While clap skates were likely a weird invention upon their initial introduction, they have gained traction in competitive sports in recent decades. After the Dutch women's skating team began using them in the 1996-1997 season, many others did so as well. As a result, these teams broke numerous skating records at the 1998 Winter Olympics in Nagano, Japan.

Extensible Caravan

The origins of caravans and travel trailers go back to the Romani, a nomadic Indo-European people who traditionally dwelled in horse-drawn vehicles. The Bristol Wagon & Carriage Works, based in Bristol, England, debuted the world's first travel trailer designed for leisure in 1880, built at the request of author William Gordon Stables.

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Photo Courtesy: [Nationaal Archief/Wikimedia Commons]

Unlike most caravans, the one in this photograph from 1934 is extensible, consisting of several sections that can be compacted or extended. This photograph dates to 1934, with an engineer from France responsible for building the caravan.

Kuba Komet

The Kuba Komet, produced between 1957 and 1962 by the Kuba Corporation of Wolfenbüttel, West Germany, was an all-in-one media player. It included a radio, a record player, a television, a remote, and eight speakers. Additionally, consumers could pay extra for a magneto-phone wire recorder, which was essentially the predecessor to cassette and reel-to-reel tape recorders.

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Photo Courtesy: [ullstein bild/ullstein bild/Getty Images]

Unfortunately, the recommended retail price for the Kuba Komet was 2,798 Deutsche Marks, equal to approximately $1,250. Given that the average family income in 1958 was $5,100, many could not afford it.

Massage Helmet

While enjoying a drink, the man and the woman in this 1965 photograph receive a massage through the helmets they wear. These massage helmets connect to the electrical boxes on the floor, which have cords running across the room.

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Photo Courtesy: [Carlo Polito/Hulton Archive/Getty Images]

Interestingly, the electrical boxes have handles on them like those on briefcases. Similar massage devices are still available today, but they are considerably smaller than the ones pictured here.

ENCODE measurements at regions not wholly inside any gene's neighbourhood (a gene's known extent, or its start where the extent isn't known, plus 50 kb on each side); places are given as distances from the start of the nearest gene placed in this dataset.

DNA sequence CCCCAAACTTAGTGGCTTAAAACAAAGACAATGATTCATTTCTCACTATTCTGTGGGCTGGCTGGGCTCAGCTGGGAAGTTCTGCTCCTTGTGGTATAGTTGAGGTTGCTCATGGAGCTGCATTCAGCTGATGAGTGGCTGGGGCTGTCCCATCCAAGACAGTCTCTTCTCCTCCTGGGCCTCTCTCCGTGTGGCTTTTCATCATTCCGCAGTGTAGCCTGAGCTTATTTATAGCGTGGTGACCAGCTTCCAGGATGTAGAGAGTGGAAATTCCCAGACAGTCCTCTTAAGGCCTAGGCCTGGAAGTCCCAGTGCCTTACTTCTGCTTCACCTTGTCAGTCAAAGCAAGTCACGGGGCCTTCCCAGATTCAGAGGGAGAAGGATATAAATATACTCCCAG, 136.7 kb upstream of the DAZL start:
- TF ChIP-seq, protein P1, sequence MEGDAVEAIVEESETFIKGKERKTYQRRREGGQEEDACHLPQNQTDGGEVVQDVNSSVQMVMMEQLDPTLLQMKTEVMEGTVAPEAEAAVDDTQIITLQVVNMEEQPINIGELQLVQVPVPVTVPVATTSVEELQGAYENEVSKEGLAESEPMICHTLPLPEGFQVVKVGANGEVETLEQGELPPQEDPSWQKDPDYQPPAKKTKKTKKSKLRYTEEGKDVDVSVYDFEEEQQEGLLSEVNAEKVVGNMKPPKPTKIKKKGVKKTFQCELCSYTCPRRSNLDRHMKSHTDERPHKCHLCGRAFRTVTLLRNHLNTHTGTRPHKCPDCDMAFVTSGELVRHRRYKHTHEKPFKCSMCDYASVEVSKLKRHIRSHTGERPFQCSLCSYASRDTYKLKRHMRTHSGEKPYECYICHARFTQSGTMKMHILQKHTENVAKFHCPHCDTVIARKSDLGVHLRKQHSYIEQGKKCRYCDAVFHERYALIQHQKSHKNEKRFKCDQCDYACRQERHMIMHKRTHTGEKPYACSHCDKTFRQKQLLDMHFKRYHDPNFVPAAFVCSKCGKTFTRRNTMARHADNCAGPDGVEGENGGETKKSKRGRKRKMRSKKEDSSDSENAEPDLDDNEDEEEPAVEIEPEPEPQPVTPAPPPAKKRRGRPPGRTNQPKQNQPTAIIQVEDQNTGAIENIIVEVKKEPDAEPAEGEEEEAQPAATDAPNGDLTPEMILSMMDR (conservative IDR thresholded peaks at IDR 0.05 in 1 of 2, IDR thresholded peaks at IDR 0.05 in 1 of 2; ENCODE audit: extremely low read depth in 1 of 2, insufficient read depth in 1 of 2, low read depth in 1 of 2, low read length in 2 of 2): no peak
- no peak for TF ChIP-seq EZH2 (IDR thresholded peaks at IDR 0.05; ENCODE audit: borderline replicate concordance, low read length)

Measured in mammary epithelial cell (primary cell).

Baby Cage

The baby cage was the invention of Mrs. Robert C. Lafferty, who designed it to give babies living in crowded urban areas exposure to fresh air and sunlight. The earliest mention of the device appears in the September 14, 1913, issue of the Richmond Times-Dispatch.

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Photo Courtesy: [Reg Speller/Hulton Archive/Getty Images]

Nearly a decade later, in 1922, Emma Read of Spokane, Washington, submitted a patent application for a portable baby cage. As with Mrs. Lafferty's original invention, this portable baby cage consisted of a cage suspended from the edge of a window.

Siamese Shoes

This weird invention from 1981 is a pair of linked shoes known as Siamese Shoes. Each shoe consists of an Oxford shoe joined to a high-heeled shoe. Geoffrey Weston, who designed the Siamese Shoes, made them specifically for ballroom dancing.

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Photo Courtesy: [Howard Owens/Hulton Archive/Getty Images]

Following their debut, the Siamese Shoes appeared in Philip Garner's humorous book Better Living Catalog. Published in 1982 by Sidgwick & Jackson, the book features a variety of unusual items, including High Heel Skates and the Half Suit.

Yodeling Meter

In this 1925 photograph, Sally Blane and Betty Jewel try out a new invention known as a Yodeling Meter. The purpose of the device was to measure the pitch of the human voice. Blane is holding the Yodeling Meter while Jewel tests it out with her singing.

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Photo Courtesy: [General Photographic Agency/Hulton Archive/Getty Images]

Interestingly, this photograph appears on the cover of Timothy E. Wise's 2016 book Yodeling and Meaning in American Music. While no one uses the Yodeling Meter anymore, mobile apps like Decibel Meter Pro for iOS and Sound Meter Pro for Android perform similar functions.